Graduate Thesis Or Dissertation

Determination of indicators for predicting budget balances in accounting units as an administrative tool for higher education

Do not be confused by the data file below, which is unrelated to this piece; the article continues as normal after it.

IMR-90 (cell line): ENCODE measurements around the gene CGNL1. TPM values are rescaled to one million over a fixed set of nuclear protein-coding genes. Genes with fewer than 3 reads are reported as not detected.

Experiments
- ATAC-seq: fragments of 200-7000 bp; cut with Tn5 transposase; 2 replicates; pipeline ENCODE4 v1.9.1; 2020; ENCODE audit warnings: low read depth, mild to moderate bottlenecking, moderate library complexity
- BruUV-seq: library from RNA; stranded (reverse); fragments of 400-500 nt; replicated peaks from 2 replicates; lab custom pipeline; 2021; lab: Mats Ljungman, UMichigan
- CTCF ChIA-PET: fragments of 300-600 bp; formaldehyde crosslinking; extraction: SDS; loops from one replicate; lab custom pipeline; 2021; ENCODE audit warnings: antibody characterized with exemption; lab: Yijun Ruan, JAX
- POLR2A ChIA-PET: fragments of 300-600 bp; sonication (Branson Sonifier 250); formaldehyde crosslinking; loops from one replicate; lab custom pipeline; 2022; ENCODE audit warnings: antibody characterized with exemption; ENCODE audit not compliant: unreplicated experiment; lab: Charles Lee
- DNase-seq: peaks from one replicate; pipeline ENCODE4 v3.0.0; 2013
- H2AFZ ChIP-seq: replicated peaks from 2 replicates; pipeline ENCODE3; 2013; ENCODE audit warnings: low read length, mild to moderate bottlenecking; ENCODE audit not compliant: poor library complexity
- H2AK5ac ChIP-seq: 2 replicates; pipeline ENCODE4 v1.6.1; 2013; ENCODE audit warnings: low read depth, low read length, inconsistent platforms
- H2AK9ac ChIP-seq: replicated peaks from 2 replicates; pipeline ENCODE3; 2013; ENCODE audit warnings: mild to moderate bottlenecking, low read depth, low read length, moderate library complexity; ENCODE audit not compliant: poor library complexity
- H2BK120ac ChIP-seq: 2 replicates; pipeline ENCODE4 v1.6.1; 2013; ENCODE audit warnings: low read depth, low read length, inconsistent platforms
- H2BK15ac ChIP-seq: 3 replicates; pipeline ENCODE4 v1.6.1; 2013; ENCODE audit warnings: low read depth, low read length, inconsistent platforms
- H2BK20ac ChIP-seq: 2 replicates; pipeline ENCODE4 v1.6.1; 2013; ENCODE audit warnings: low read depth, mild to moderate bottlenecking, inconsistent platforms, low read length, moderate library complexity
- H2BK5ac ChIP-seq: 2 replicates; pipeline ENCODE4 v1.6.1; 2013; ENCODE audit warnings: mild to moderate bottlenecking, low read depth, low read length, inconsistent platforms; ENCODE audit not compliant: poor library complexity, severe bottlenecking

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  • Colleges and universities must be continually seeking means to improve their financial management. One improvement would be to lessen the amount of monies the state-owned university reverts to the state at the end of the fiscal year. Such reversion is caused by numerous departments, each with financial autonomy, incurring greater amounts of surpluses than those departments ending with deficits. Whatever means are developed to control this reversion should, however, not lessen departmental financial autonomy. Budgets and budgetary control are defined and are related to the concepts of feedback and management-by-exception. These concepts provide a model of budgetary control within the university environment and explain the workings of performance, measurement, comparison, evaluation, and the taking of action to affect plans or performance. With feedback and utilizing the management-by-exception principle, a type of budget control indicator might be developed to affect the necessary control without reducing autonomy. This budget control indicator could provide the means whereby the amount of surpluses or deficits at the departmental level would be lessened. It would be relevant to determine a point in time which would permit the identification and hence reduction of potential surpluses or perhaps change the trend leading to deficits. The reduction of a potential surplus at an early enough point in time would permit some funding of significant projects, which otherwise might never have received funding, rather than let the money revert. The indicator was determined from a historical study of the expenditure patterns of a population of 98 Oregon State University departments. The results obtained for 1967-68 indicated that using two-thirds of one standard deviation from the mean of the break-even departments in the month of January would provide the prediction of 50 percent of those departments ending with a surplus and 70 percent of those ending with a deficit. The error of predicting that a department would incur a surplus or deficit when it actually ended breaking even was 41 percent, while the number of ultimate surplus or deficit departments predicted to break even was 38 percent. An early prediction of 50 to 70 percent of those departments which ultimately incur a surplus or deficit is significant in that present practices leave this unknown until it is too late to prevent the reversion. If a smaller predictive range (one-half of one standard deviation) is used, the percent predictions increase, however there is also an increase in the error of saying a department is deviant when it is not. Defining a department as breaking even if its expenditures were within $400 of its budget provided the best criterion for the later prediction of surplus or deficit departments.
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